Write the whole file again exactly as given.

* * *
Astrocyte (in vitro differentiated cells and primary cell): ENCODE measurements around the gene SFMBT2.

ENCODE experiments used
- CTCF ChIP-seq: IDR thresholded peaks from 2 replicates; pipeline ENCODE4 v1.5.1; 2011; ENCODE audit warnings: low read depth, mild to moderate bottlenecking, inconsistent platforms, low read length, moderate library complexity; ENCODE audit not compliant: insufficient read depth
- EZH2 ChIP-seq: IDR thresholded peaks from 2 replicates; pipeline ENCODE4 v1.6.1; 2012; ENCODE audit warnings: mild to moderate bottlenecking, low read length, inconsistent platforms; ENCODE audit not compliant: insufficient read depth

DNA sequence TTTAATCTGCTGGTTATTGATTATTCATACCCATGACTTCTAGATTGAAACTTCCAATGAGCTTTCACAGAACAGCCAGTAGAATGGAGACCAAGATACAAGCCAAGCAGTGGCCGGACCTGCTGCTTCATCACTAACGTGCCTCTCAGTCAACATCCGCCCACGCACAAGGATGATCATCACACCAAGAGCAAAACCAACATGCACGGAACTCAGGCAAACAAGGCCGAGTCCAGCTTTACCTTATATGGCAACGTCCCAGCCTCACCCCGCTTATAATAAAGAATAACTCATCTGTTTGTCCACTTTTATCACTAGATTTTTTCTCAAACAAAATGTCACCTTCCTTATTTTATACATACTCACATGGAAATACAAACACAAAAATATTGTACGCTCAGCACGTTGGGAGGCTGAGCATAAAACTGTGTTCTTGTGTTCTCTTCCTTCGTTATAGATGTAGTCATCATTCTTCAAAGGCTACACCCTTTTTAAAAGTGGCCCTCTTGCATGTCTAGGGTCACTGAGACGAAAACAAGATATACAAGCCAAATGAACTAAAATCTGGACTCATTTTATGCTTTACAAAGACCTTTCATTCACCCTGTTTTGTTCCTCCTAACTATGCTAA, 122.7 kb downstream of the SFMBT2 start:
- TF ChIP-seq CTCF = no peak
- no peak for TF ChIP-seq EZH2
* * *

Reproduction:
Astrocyte (in vitro differentiated cells and primary cell): ENCODE measurements around the gene SFMBT2.

ENCODE experiments used
- CTCF ChIP-seq: IDR thresholded peaks from 2 replicates; pipeline ENCODE4 v1.5.1; 2011; ENCODE audit warnings: low read depth, mild to moderate bottlenecking, inconsistent platforms, low read length, moderate library complexity; ENCODE audit not compliant: insufficient read depth
- EZH2 ChIP-seq: IDR thresholded peaks from 2 replicates; pipeline ENCODE4 v1.6.1; 2012; ENCODE audit warnings: mild to moderate bottlenecking, low read length, inconsistent platforms; ENCODE audit not compliant: insufficient read depth

DNA sequence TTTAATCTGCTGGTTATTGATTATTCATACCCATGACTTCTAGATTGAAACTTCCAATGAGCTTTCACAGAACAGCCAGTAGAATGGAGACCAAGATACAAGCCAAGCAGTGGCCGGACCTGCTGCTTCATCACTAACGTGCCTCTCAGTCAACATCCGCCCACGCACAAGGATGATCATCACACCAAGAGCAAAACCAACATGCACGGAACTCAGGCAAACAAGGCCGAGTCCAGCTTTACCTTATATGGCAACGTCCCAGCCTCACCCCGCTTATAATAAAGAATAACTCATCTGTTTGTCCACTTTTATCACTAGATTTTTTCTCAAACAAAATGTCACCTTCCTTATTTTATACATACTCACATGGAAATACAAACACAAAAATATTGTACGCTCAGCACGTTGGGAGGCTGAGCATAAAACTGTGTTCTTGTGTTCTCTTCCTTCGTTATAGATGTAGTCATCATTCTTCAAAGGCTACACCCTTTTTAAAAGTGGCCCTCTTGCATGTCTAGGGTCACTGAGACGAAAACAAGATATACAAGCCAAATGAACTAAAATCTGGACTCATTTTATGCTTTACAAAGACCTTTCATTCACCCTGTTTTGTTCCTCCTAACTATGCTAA, 122.7 kb downstream of the SFMBT2 start:
- TF ChIP-seq CTCF = no peak
- no peak for TF ChIP-seq EZH2